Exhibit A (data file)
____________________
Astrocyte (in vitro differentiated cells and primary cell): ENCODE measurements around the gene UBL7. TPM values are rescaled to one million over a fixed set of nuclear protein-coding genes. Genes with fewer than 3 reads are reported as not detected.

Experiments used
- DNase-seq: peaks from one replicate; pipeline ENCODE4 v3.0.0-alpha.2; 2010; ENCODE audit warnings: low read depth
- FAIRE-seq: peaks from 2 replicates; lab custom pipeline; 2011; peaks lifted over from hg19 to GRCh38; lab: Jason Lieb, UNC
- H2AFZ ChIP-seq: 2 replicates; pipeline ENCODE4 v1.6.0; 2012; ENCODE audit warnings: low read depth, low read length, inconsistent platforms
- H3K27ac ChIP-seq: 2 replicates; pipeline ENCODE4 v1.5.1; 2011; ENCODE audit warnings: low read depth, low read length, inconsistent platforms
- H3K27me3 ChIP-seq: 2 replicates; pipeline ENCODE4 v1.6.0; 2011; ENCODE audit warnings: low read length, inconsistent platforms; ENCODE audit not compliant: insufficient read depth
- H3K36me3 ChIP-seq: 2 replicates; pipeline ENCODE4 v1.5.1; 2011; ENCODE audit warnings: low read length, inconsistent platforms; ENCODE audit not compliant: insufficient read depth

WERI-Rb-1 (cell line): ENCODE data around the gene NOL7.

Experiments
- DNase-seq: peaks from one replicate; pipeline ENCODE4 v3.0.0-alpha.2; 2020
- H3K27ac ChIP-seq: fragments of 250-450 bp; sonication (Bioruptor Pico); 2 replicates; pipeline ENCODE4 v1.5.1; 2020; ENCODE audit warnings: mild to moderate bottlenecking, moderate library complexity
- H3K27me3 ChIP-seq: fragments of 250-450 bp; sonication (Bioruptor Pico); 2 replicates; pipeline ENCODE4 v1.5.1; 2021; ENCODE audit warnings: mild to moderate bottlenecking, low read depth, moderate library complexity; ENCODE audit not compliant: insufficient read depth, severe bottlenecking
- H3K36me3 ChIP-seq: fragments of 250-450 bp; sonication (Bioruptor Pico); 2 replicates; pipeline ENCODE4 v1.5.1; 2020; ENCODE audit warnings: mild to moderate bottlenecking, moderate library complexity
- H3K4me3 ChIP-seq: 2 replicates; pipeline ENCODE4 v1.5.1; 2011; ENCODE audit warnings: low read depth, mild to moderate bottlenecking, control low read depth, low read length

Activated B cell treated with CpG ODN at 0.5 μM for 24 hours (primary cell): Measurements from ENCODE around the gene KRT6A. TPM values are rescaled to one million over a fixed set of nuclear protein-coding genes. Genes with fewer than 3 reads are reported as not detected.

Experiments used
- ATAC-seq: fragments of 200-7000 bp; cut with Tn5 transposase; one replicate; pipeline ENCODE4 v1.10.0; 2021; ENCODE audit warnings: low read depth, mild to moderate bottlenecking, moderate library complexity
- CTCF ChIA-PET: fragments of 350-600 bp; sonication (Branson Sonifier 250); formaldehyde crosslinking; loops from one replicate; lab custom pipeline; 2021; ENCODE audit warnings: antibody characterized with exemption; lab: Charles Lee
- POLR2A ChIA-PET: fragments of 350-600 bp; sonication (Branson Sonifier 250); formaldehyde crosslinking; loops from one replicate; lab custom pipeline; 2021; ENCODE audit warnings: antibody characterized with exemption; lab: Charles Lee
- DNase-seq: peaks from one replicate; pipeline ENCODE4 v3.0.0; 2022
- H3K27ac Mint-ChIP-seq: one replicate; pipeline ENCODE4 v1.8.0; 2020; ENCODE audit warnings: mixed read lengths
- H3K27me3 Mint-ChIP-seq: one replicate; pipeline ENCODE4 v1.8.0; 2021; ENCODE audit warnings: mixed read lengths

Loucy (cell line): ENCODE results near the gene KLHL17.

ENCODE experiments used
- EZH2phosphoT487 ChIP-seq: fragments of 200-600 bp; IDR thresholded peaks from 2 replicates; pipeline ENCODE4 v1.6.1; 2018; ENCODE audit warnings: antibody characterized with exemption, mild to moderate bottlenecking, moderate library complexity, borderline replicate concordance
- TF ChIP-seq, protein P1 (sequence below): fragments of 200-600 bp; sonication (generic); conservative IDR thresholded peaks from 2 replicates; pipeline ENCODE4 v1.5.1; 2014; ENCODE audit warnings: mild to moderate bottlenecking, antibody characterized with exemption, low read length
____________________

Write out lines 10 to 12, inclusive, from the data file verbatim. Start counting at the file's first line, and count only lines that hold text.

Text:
Experiments
- DNase-seq: peaks from one replicate; pipeline ENCODE4 v3.0.0-alpha.2; 2020
- H3K27ac ChIP-seq: fragments of 250-450 bp; sonication (Bioruptor Pico); 2 replicates; pipeline ENCODE4 v1.5.1; 2020; ENCODE audit warnings: mild to moderate bottlenecking, moderate library complexity